Yesterday, we drove to Andrew, Alberta to take our friend Tamara home. She's been staying with us for a couple of weeks while her class went to Europe over spring break. It was lovely having her but we couldn't keep her forever. The trip takes about an hour-and-a-half each way and I can't travel more than an hour before I have to stop somewhere to pee. We were planning a stop at our favourite store in Mundare but it was closed. It was open Good Friday but it's closed on Sundays...go figure. Anyway, everything on Mundare's main street was closed so we headed back to the open road toward the Village of Andrew. I wasn't sure I'd make it, but what's a girl to do in rural Alberta. There's a gas station in Mundare, but I avoid those whenever possible. Some of the things I've seen in small town gas station bathrooms have scarred me for life. So we're back in the country, passing a farmhouse here, a field of cows there, a buffalo herd way back there, but no sign of a village anywhere. With every little hill we climbed I waited to see Andrew just over the rise. Minutes dragged like decades as we traversed little hill after little hill, and still no sign of Andrew. I was knitting up a storm to distract myself but even that loses effectiveness after a certain point.

Finally, after forever, the Village appeared and we made our way to Tamara's house where I was able to use her washroom. Whew, is all I can say.

On the drive I was able to knit a few inches of sleeve for the Kilcar sweater. All I have left to do is this sleeve and the collar. Sweaters take sooooo long, especially when you break up the monotony with eighty other projects.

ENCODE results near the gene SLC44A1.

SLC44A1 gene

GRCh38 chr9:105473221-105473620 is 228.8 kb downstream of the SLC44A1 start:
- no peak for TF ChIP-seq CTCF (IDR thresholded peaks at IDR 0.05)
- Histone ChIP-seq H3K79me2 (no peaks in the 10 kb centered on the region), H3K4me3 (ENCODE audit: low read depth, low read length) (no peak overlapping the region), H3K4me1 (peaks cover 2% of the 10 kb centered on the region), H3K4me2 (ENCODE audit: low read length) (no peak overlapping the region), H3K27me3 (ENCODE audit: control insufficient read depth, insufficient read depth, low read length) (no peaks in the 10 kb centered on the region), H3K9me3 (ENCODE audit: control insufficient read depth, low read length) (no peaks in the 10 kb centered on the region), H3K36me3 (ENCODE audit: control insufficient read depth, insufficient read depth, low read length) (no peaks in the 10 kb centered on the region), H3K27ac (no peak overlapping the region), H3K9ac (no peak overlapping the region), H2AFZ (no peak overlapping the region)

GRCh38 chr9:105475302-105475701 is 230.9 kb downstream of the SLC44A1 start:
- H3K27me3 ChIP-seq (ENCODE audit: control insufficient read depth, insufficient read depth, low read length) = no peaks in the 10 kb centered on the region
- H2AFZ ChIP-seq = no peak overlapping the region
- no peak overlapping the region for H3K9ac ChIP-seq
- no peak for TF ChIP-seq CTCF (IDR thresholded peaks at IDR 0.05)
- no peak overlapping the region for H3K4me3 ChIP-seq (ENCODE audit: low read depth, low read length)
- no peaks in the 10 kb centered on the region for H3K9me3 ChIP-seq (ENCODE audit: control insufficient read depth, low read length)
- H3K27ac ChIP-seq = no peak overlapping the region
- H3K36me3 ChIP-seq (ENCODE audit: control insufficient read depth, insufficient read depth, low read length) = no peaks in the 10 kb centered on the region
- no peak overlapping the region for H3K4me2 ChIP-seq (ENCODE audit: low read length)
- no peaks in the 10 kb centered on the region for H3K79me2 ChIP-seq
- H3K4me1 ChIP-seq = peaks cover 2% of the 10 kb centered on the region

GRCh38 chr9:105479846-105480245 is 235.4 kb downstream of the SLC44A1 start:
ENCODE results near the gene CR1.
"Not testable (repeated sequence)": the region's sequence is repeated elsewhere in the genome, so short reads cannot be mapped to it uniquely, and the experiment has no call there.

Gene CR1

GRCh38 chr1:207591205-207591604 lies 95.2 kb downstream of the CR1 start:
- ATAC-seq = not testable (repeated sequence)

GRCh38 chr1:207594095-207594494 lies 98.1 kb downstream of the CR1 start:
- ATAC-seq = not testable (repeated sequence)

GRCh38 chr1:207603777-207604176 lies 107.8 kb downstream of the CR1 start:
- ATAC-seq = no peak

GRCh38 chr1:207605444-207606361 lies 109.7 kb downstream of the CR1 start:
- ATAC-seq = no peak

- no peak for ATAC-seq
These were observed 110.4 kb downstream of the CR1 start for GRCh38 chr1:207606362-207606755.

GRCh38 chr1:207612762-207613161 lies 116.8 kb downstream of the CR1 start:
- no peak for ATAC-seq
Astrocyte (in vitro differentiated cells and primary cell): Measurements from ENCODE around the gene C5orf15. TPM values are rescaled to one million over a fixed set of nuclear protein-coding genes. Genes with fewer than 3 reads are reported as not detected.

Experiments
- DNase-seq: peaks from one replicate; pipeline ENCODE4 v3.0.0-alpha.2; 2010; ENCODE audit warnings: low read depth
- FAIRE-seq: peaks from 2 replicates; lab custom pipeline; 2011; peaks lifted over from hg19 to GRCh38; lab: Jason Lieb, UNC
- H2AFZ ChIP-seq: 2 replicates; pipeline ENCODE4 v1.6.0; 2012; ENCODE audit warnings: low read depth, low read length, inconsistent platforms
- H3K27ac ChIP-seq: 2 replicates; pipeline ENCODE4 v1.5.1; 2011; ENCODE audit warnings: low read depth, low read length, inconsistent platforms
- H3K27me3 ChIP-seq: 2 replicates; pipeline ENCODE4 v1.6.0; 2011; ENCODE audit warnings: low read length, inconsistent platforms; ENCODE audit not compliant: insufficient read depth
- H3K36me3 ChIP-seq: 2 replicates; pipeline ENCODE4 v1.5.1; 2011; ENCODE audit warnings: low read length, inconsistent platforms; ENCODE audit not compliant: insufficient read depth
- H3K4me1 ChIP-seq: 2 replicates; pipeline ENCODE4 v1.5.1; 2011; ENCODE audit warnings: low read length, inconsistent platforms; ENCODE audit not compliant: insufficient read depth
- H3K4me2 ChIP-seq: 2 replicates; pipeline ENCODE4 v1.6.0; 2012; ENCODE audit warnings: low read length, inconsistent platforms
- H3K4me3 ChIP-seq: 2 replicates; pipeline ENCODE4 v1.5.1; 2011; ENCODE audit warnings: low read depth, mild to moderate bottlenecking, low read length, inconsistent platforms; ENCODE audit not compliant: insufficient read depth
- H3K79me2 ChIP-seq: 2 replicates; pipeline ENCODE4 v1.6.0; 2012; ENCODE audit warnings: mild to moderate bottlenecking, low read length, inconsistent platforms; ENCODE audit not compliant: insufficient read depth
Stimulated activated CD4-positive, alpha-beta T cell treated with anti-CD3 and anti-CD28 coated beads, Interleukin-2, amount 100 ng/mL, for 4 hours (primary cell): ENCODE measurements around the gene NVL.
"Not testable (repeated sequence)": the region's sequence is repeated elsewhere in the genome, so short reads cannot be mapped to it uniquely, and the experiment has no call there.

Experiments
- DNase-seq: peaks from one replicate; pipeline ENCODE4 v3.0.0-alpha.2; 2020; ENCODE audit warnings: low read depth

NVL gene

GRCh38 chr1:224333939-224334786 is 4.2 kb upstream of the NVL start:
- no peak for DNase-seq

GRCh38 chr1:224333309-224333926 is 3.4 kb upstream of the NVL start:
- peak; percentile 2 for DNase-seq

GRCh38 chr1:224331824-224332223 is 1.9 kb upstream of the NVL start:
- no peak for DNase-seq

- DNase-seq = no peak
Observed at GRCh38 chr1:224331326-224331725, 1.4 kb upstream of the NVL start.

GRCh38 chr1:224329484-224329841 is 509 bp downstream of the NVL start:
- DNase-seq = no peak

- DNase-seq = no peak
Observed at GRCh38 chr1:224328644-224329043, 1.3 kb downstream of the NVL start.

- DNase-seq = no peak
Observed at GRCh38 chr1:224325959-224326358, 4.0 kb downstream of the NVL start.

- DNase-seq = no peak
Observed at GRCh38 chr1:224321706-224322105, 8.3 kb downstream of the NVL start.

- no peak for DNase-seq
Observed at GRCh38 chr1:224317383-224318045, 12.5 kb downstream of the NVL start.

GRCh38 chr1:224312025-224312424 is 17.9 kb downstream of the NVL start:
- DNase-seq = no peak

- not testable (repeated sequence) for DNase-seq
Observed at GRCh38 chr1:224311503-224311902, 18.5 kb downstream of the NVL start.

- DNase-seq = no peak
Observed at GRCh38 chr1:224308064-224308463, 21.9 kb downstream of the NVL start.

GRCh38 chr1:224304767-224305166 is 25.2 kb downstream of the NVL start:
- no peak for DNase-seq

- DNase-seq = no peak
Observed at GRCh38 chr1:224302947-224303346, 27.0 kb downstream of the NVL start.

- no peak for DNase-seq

On Saturday, I went on a Ravelry excursion to Pam's Woolly Shoppe in Stony Plain. It was great fun fondling wool and meeting other Ravelers in person. While I was there, I was shown how to spin using a top whorl spindle. I'm in love! Just not sure when I'm going to squeeze spinning into my already full schedule. I stuck to my yarn diet like a good girl but I came home with a spindle and some practice roving. In my defense, the restraint I showed in not buying the lace weight Malibrigo was tremendous and taxing so the purchase of a tiny little spindle was highly understandable.

Friday, April 4, 2008

Accomplishment at Last!

I finally finished the Serendipity socks.

They're lovely and were great fun to knit. I like the pattern; it was neither too hard nor too easy. And I learned new things such as a new kind of toe, and a new kind of toe finish. The short row heel wasn't completely new, but I was reminded again how easy it is to make holes at the sides of the heels. Then I learned how to patch such holes when the sock was complete. I hope that on my next short row heel, I'll remember what to do to avoid the holes in the first place. I love the way the heels and toes make a bulls-eye pattern with the striping.

On another note, I followed the advice of a couple of fellow Ravelers on how not to have "row out" in your stocking stitch fabric. Rowing out is caused by imbalance in the tension of your knit and purl stitches. One is tighter or looser than the other which shows in a distinct horizontal line across the fabric. In my case I purl waaaay too loosely. You can see these horizontal lines in the baby cardigan I frogged a couple of days ago.

In order to fix this, I made a swatch where I knit only into the back of my knit stitches and I reversed the direction of the throw yarn around the right needle on my purl stitches. I can see how this method tightens up the fabric: my stitches were getting so tight that I almost couldn't move them on the needle. For me, tighter is good when attempting to get gauge. But DANG! Too tight stitches are what drove me to abandon knitting when I was 10--the tighter the stitches got the more my little hands sweated and the more my little hands sweated the tighter the stitches got in a never-ending descent into knitterly madness! 10 is waaaay too young for madness of any kind. I was being driven there daily by my little brother.

Anyway, back to the present. With this now too tight swatch, I still had the "rowing out"!!! sigh... I think I'll go back to plan A: use a smaller needle for the purl rows and forget there was ever such a thing as row gauge. Thanks anyway to the Ravelry buddies who offered the solution.